There may be times when Excel is not appropriate, but you need a formula within your Word document. Word Tables can not only format data similar to Excel, but formulas may be added to Word Tables as well.
First, let me show this easy tip for creating tables in Word.
Type the “Plus Sign” (+) at the location you want the table to start.
Tab to the point you want the next column to start and type another “Plus Sign.”
Continue doing this to create the first row of the Table with as many columns as needed.
Your page may look like this:
+ + + +
As soon as you press the “Enter” key, Word creates a Table with columns placed exactly where you typed the “Plus Signs.” See images above.
To add more rows, simply place the cursor in the far right cell and continue pressing the “Tab” key to add rows.
NOTE: Remember that cells in a Word Table are labeled much like cells in Excel. The upper left most cell is consider cell A1. The second column, first row (the cell to the right of A1) is considered cell A2. Each row is labeled by the letters of the alphabet. Row 1 is considered row A. The columns are labeled by numbers. Column 1 is considered “1.” Column 2 is considered “2” and so forth. Therefore, the cell located in the second row and fourth column would be cell “B4.”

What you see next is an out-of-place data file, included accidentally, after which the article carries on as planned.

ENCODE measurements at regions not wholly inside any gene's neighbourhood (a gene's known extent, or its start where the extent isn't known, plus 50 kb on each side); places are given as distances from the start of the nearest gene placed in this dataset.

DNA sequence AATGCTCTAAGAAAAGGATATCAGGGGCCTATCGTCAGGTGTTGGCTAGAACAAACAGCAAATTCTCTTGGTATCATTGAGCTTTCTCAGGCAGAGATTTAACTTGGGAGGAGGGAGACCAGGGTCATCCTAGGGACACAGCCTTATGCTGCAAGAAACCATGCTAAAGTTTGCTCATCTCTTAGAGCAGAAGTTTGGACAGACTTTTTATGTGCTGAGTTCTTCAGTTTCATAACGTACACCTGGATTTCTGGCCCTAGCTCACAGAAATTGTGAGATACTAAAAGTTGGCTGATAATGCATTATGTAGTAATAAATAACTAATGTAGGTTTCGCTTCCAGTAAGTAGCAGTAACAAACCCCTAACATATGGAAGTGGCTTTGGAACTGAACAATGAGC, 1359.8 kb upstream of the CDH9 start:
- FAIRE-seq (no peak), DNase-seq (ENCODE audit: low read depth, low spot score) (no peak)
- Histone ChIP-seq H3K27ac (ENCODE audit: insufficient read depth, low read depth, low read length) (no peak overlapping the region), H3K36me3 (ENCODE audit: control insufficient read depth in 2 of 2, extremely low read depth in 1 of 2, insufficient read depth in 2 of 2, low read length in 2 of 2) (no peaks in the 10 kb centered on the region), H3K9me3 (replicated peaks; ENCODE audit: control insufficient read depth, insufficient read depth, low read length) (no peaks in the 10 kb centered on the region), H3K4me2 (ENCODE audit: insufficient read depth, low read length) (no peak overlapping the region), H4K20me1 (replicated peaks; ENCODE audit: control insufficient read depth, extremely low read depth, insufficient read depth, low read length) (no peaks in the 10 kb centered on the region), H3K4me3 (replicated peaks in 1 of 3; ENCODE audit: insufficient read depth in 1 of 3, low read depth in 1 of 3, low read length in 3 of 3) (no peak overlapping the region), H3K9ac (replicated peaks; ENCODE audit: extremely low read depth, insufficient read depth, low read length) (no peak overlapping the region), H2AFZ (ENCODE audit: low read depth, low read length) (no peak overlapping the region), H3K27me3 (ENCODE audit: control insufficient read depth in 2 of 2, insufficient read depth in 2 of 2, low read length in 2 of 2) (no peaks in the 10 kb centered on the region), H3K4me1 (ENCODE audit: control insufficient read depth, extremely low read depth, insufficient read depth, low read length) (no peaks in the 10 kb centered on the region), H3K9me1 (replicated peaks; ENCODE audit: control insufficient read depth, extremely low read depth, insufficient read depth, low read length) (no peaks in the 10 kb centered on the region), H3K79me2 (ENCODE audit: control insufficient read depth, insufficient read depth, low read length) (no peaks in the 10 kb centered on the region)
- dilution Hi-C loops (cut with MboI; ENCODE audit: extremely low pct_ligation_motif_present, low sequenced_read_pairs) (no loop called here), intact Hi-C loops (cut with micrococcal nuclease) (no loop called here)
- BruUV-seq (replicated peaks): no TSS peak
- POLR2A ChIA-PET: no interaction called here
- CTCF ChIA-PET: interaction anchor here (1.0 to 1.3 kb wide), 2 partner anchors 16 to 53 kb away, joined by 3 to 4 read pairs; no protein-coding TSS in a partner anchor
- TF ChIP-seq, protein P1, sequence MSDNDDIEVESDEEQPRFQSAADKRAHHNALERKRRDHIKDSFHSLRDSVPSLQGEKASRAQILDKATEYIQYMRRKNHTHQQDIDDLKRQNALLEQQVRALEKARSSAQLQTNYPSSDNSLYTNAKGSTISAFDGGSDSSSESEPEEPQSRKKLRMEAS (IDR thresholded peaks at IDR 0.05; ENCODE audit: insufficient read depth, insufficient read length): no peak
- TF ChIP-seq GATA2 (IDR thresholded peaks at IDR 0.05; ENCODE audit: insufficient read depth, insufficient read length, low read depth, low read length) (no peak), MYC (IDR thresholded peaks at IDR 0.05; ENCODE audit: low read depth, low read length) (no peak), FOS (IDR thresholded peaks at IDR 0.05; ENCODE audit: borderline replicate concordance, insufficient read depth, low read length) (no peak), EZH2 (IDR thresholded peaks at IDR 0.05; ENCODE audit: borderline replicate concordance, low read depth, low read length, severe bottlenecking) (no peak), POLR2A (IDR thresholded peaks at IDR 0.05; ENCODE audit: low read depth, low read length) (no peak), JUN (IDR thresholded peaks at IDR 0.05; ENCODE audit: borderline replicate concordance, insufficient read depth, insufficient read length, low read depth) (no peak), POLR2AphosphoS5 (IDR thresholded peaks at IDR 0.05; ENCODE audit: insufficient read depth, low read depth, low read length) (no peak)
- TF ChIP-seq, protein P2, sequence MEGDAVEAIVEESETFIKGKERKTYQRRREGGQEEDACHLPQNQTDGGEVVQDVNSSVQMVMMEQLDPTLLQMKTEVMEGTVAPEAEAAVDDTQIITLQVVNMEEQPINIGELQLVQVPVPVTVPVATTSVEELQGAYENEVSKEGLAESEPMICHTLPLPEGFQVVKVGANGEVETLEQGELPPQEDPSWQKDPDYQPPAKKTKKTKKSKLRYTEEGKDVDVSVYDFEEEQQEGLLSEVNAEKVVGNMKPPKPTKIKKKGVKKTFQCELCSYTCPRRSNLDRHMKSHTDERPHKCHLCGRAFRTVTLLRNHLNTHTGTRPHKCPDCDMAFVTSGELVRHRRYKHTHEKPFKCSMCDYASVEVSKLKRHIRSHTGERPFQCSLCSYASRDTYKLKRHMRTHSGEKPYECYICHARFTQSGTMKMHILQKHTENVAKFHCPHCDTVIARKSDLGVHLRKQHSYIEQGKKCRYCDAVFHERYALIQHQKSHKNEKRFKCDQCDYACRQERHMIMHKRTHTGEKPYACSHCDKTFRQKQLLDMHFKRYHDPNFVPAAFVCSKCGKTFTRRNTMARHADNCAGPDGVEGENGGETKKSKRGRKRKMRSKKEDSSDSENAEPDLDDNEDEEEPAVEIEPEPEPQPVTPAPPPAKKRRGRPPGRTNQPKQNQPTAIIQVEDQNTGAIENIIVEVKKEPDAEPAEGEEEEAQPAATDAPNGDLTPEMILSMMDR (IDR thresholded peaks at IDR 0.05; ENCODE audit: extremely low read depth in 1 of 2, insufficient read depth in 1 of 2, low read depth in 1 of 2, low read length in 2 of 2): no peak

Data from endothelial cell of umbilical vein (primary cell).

When formulas are needed in a Word Table, follow these steps.
Word 2003 (and earlier):
Place the cursor in the cell you wish to contain the formula.
Simply type the formula as you would in Excel.
For example, if column 3 needs a “Total,” type the following formula in cell B10.
Many variations of the formula will also work.
=SUM(ABOVE) will calculate all cells in the column above the formula.
=SUM(LEFT) will calculate all cells in the row to the left of the formula.
Use most any basic formula from Word to calculate cells in a Word Table.
With the new ribbon layout in Office 2007, you will notice the “Layout” tab opens when a Table has been created. It will be located to the right of all other Tabs.
Click on the “Layout” tab and select the “Formula” button in the “Data” area of the ribbon. This button is located to the far right by default.
In the “Formula” dialog window (see image above), type the formula in the “Formula” field. The same formulas discussed above will work in Word 2007.
If advanced formulas are necessary or you need assistance with formulas, click on the “Paste Function” drop down arrow and select the function you want.
Click on the “OK” button when you have finished.
Use these instructions for basic calculation needs and Excel may not be necessary for formulas that can easily be input into Word Tables.